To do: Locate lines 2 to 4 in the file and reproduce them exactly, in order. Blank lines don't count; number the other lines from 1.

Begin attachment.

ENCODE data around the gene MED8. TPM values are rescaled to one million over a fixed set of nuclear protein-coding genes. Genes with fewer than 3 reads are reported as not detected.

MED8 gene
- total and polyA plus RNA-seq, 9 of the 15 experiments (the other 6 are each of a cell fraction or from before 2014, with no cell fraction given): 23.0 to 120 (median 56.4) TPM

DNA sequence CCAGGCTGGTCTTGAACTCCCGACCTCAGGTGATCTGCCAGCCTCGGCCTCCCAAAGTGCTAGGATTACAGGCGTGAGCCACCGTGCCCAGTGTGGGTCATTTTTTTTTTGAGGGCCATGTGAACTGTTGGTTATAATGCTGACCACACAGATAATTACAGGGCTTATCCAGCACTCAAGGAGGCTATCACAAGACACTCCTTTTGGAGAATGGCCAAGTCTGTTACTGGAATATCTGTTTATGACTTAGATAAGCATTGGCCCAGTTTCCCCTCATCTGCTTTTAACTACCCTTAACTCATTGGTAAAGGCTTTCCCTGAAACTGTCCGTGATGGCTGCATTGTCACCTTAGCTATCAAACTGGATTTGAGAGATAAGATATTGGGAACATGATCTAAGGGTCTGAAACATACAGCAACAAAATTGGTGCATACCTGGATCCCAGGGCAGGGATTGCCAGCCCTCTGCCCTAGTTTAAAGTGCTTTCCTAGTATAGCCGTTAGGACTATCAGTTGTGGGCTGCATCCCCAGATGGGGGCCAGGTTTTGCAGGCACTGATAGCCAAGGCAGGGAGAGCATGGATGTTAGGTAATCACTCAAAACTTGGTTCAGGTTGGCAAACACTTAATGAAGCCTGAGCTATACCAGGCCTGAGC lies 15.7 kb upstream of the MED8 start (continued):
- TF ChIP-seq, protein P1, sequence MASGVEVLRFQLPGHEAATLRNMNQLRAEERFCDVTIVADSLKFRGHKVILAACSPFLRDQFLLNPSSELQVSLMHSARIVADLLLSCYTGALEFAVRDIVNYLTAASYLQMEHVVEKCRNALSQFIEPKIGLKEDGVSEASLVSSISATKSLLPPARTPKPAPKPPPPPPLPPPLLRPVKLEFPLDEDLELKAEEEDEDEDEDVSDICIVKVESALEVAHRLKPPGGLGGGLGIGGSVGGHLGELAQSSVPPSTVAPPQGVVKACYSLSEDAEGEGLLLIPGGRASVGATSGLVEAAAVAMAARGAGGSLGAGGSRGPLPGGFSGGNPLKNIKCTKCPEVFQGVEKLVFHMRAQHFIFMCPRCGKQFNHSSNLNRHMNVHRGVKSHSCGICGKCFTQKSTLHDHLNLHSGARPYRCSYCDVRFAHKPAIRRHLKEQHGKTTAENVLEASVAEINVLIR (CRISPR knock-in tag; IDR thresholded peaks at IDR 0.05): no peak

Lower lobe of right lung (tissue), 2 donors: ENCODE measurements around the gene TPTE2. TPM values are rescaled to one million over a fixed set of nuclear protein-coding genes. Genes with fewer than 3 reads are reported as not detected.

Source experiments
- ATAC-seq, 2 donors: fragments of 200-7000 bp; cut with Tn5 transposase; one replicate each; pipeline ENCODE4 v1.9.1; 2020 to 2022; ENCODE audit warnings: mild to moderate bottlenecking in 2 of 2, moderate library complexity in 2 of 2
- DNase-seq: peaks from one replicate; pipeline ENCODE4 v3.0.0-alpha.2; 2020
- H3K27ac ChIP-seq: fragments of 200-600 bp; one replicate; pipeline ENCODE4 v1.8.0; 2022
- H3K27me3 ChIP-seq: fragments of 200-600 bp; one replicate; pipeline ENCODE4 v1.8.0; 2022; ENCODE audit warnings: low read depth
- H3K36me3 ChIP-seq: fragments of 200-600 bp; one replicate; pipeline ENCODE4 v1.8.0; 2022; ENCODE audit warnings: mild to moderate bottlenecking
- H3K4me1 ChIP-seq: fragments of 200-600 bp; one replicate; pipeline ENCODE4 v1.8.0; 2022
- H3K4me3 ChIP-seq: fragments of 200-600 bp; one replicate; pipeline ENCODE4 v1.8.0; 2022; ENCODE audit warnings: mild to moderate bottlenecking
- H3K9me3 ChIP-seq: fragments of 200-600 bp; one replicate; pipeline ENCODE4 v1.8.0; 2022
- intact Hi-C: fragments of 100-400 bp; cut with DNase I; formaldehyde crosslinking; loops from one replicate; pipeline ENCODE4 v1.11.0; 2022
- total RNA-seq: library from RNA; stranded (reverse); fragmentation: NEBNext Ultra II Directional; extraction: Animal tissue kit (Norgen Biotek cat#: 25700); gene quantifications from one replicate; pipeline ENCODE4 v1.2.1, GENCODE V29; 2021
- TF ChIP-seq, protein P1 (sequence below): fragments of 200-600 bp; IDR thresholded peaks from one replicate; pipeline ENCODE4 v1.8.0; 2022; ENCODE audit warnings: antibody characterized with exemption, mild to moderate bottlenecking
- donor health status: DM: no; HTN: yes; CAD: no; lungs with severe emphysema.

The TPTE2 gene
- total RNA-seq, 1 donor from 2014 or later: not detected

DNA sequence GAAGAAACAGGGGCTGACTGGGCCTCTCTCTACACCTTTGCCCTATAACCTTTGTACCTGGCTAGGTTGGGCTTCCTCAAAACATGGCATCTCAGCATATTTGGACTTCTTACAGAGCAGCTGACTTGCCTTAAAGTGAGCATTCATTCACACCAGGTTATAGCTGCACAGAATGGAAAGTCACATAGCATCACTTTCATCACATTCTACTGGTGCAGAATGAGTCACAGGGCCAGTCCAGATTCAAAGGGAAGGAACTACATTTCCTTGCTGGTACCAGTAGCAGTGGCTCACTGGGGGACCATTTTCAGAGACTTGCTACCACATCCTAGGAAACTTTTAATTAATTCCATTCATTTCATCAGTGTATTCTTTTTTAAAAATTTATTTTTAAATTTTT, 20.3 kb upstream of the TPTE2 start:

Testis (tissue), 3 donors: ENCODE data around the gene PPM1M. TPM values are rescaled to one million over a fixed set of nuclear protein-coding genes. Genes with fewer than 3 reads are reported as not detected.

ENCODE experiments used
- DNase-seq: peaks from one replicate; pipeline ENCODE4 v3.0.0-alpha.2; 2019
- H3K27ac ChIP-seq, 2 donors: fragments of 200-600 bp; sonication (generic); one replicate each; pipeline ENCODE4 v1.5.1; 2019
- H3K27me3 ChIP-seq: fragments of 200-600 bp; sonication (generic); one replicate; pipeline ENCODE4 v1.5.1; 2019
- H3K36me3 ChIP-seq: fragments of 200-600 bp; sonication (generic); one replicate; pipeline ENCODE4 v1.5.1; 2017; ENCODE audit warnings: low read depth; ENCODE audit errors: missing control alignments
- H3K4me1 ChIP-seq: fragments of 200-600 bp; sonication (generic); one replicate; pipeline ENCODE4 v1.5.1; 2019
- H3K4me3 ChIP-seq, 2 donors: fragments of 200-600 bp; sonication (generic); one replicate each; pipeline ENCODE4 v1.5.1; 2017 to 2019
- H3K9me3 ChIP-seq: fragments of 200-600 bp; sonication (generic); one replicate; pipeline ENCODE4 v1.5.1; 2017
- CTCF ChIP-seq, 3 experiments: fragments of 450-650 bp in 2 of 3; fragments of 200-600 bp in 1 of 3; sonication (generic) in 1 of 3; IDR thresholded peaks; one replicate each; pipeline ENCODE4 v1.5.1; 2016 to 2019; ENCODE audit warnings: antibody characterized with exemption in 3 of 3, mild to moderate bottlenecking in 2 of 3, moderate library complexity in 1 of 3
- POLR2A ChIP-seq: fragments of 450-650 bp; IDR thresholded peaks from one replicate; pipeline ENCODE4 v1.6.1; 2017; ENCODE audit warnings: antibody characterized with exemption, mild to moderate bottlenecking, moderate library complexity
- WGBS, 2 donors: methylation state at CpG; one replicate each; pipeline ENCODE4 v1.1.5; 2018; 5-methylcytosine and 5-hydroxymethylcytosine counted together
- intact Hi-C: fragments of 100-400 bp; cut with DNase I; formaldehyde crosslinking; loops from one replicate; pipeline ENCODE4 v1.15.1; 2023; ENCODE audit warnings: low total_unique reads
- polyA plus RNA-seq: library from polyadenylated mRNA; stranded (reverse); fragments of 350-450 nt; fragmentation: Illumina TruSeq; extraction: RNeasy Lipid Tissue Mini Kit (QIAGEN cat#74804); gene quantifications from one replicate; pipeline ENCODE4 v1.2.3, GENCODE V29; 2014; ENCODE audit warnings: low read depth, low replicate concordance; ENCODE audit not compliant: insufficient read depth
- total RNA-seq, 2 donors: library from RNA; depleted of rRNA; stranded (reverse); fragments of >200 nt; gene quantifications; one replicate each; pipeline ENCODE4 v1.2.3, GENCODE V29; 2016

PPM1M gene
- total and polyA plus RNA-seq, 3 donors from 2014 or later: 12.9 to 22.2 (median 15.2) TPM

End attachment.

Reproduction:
MED8 gene
- total and polyA plus RNA-seq, 9 of the 15 experiments (the other 6 are each of a cell fraction or from before 2014, with no cell fraction given): 23.0 to 120 (median 56.4) TPM

DNA sequence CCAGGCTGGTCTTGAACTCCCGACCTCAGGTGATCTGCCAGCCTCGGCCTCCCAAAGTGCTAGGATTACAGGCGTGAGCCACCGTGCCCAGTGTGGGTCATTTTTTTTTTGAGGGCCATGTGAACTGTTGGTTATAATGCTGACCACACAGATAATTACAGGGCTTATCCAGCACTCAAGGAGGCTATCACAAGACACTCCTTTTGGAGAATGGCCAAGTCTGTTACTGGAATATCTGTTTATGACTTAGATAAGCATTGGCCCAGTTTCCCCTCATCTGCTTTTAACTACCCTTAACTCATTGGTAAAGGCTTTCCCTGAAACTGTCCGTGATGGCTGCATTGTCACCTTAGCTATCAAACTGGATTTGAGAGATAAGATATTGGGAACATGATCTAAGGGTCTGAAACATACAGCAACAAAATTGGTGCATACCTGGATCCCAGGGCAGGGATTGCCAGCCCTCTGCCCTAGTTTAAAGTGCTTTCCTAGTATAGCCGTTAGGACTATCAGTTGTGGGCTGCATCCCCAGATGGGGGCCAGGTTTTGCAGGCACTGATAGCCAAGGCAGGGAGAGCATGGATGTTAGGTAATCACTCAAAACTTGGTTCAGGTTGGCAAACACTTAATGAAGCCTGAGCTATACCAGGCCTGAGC lies 15.7 kb upstream of the MED8 start (continued):